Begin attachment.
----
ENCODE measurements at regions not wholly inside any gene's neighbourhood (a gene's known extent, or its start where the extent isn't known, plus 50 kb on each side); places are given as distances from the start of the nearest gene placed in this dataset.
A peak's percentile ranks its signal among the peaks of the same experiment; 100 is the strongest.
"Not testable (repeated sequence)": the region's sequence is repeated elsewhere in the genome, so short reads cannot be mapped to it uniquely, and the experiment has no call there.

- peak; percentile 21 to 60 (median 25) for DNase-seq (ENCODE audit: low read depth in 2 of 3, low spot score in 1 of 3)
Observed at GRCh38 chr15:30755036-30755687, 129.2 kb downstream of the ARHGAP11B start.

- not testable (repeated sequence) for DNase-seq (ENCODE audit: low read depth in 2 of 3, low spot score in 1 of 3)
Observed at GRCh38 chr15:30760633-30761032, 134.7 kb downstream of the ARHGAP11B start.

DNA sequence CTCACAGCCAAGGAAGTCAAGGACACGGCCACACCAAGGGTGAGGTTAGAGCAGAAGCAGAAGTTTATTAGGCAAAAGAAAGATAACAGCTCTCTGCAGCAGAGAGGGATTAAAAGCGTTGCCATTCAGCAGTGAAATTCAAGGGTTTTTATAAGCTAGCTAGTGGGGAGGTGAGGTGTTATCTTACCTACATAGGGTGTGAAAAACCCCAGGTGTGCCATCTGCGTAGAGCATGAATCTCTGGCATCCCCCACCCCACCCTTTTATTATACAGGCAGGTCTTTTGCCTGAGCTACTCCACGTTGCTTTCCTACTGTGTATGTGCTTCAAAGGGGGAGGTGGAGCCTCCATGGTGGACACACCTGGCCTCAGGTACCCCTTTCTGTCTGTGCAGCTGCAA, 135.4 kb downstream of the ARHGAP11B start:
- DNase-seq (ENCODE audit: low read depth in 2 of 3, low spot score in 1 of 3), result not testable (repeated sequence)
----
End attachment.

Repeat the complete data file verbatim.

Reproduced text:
ENCODE measurements at regions not wholly inside any gene's neighbourhood (a gene's known extent, or its start where the extent isn't known, plus 50 kb on each side); places are given as distances from the start of the nearest gene placed in this dataset.
A peak's percentile ranks its signal among the peaks of the same experiment; 100 is the strongest.
"Not testable (repeated sequence)": the region's sequence is repeated elsewhere in the genome, so short reads cannot be mapped to it uniquely, and the experiment has no call there.

- peak; percentile 21 to 60 (median 25) for DNase-seq (ENCODE audit: low read depth in 2 of 3, low spot score in 1 of 3)
Observed at GRCh38 chr15:30755036-30755687, 129.2 kb downstream of the ARHGAP11B start.

- not testable (repeated sequence) for DNase-seq (ENCODE audit: low read depth in 2 of 3, low spot score in 1 of 3)
Observed at GRCh38 chr15:30760633-30761032, 134.7 kb downstream of the ARHGAP11B start.

DNA sequence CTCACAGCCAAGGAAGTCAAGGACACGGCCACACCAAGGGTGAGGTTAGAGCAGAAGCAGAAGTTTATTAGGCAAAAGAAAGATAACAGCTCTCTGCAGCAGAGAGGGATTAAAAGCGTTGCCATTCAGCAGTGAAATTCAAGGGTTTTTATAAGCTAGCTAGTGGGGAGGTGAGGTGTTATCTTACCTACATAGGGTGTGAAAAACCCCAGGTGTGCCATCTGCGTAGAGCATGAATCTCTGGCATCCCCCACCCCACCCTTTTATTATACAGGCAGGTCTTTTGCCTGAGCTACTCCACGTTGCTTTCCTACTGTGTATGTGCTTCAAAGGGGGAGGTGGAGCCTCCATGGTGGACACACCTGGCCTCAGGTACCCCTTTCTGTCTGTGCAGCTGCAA, 135.4 kb downstream of the ARHGAP11B start:
- DNase-seq (ENCODE audit: low read depth in 2 of 3, low spot score in 1 of 3), result not testable (repeated sequence)